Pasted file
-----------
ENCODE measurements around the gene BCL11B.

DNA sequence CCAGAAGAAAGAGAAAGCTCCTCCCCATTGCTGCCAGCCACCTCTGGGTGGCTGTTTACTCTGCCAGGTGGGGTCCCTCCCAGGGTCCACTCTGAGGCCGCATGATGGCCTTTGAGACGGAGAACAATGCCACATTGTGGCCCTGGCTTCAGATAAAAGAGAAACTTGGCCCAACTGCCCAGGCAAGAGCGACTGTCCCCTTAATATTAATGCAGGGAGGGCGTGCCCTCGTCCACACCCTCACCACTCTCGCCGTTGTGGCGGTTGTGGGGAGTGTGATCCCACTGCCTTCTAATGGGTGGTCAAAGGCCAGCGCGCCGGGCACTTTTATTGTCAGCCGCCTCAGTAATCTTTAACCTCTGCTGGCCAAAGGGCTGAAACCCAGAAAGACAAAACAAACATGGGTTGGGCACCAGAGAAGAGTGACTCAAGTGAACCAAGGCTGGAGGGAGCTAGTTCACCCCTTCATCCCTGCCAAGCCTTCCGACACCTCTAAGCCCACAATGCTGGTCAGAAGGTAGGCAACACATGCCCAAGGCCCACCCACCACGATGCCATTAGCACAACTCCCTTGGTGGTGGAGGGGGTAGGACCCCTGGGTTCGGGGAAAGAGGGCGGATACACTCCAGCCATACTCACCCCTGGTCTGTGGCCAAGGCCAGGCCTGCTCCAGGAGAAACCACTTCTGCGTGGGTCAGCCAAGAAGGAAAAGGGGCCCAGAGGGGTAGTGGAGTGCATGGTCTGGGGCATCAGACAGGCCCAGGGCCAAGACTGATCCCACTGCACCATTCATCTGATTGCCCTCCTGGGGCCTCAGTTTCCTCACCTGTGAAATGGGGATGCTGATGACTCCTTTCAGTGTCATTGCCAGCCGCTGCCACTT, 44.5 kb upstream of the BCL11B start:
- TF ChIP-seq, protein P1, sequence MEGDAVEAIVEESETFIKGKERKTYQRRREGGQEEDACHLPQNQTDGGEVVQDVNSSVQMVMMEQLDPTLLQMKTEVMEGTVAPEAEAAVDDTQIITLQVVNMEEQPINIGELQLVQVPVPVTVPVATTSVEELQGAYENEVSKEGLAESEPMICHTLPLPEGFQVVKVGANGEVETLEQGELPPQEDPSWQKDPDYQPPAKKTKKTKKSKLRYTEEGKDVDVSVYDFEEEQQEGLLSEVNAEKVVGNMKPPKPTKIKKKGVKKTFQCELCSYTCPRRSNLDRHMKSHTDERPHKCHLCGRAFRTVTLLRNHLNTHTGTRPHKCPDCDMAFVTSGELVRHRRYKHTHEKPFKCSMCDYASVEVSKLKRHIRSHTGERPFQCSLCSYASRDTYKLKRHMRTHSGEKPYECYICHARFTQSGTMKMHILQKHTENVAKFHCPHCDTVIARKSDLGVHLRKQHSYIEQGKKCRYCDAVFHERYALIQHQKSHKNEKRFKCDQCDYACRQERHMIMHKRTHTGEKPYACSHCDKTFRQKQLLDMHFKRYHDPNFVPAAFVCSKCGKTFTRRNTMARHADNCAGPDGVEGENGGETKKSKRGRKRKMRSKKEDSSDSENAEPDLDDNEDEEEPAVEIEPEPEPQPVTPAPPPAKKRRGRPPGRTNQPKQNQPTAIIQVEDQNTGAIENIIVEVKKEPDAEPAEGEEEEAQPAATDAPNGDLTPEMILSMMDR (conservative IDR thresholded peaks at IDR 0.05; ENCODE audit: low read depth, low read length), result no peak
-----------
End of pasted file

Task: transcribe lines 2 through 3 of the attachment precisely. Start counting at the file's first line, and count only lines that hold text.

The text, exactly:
DNA sequence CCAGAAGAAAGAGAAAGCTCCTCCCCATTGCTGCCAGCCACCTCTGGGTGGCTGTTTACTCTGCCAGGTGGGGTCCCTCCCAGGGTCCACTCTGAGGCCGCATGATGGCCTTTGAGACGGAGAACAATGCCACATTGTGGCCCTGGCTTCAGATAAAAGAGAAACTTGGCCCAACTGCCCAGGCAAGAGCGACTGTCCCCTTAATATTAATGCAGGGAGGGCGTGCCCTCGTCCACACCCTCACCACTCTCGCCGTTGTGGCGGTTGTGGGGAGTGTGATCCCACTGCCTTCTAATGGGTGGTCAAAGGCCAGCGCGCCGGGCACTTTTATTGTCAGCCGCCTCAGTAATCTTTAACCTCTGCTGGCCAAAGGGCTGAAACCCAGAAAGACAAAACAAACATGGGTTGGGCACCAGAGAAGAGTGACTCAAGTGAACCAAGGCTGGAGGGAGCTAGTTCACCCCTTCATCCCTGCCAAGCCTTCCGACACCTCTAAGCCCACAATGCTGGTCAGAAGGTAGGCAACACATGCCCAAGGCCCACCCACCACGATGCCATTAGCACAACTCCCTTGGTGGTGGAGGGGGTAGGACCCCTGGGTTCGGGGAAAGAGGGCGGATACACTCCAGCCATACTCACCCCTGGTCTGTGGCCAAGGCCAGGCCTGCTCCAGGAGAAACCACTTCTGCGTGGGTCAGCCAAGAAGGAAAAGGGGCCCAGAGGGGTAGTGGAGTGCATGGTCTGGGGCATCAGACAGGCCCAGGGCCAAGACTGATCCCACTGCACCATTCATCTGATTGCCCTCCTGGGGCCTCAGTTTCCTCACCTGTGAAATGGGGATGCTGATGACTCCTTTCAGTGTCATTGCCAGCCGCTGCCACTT, 44.5 kb upstream of the BCL11B start:
- TF ChIP-seq, protein P1, sequence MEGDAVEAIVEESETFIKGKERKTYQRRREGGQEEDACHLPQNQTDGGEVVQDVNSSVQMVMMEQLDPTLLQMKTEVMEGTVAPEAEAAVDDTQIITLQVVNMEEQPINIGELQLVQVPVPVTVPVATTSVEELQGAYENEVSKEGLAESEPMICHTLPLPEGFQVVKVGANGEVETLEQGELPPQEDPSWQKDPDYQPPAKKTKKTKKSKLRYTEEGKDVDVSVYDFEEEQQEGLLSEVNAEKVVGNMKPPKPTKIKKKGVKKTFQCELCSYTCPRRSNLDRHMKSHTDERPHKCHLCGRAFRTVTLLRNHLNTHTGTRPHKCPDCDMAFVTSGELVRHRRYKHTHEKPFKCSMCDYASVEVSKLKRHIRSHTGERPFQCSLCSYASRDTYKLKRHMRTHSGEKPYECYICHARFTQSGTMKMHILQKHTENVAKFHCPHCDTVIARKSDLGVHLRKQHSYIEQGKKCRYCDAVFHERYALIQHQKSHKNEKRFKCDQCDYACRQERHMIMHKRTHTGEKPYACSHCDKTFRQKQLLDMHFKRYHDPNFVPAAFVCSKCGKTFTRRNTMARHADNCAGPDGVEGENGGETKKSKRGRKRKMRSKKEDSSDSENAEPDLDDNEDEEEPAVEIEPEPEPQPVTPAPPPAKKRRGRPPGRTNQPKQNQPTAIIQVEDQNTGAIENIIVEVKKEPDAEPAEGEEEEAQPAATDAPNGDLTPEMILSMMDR (conservative IDR thresholded peaks at IDR 0.05; ENCODE audit: low read depth, low read length), result no peak